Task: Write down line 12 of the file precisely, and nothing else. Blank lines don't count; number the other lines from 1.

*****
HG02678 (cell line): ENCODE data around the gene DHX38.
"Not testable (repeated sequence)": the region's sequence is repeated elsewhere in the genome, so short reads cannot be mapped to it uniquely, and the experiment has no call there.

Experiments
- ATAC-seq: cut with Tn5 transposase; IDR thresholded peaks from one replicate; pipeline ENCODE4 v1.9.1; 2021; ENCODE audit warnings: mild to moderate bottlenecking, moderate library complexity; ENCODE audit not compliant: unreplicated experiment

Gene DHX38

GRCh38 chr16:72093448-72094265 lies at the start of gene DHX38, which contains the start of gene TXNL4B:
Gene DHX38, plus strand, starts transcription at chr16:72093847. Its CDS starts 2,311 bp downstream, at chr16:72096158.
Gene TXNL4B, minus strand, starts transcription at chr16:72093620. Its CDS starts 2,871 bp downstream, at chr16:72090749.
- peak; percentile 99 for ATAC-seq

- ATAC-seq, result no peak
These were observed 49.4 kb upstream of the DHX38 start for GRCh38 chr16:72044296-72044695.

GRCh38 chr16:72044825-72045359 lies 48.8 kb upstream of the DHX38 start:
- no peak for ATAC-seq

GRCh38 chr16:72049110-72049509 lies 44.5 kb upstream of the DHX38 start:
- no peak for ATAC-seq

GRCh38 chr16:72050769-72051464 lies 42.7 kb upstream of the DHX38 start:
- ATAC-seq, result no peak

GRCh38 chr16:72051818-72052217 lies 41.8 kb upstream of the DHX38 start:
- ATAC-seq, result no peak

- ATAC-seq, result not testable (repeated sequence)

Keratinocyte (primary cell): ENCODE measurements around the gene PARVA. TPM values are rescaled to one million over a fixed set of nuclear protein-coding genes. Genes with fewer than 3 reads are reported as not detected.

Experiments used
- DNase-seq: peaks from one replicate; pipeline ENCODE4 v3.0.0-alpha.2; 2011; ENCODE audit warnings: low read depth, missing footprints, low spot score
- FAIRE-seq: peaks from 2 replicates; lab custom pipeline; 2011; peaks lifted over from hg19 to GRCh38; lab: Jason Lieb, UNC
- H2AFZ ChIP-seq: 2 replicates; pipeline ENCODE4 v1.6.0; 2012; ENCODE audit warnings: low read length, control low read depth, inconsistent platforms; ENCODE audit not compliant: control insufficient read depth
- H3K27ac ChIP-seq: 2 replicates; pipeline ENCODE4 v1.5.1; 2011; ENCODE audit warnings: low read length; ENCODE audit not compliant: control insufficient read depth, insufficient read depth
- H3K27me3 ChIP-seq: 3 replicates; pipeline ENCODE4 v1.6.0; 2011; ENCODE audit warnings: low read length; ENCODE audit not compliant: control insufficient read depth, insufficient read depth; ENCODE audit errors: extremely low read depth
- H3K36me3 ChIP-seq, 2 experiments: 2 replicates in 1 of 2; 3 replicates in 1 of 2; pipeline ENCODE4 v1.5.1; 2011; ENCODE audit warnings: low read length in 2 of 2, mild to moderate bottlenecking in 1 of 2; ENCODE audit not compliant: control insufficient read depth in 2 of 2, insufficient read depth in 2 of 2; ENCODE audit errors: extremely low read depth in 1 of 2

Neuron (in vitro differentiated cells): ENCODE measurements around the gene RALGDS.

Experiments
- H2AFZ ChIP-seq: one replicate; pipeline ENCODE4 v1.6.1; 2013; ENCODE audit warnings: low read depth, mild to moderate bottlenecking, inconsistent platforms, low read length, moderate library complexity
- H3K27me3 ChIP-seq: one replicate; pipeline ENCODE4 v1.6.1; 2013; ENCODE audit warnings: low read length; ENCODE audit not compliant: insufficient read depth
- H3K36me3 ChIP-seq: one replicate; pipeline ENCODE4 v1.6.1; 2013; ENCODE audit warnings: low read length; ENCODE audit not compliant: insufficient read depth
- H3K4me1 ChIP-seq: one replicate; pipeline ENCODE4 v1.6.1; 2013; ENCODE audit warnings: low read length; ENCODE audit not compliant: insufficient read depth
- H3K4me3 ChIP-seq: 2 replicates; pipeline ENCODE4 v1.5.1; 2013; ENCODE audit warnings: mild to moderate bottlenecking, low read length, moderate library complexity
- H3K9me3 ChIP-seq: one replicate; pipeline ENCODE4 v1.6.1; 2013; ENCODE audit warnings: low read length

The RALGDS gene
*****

GRCh38 chr16:72044825-72045359 lies 48.8 kb upstream of the DHX38 start: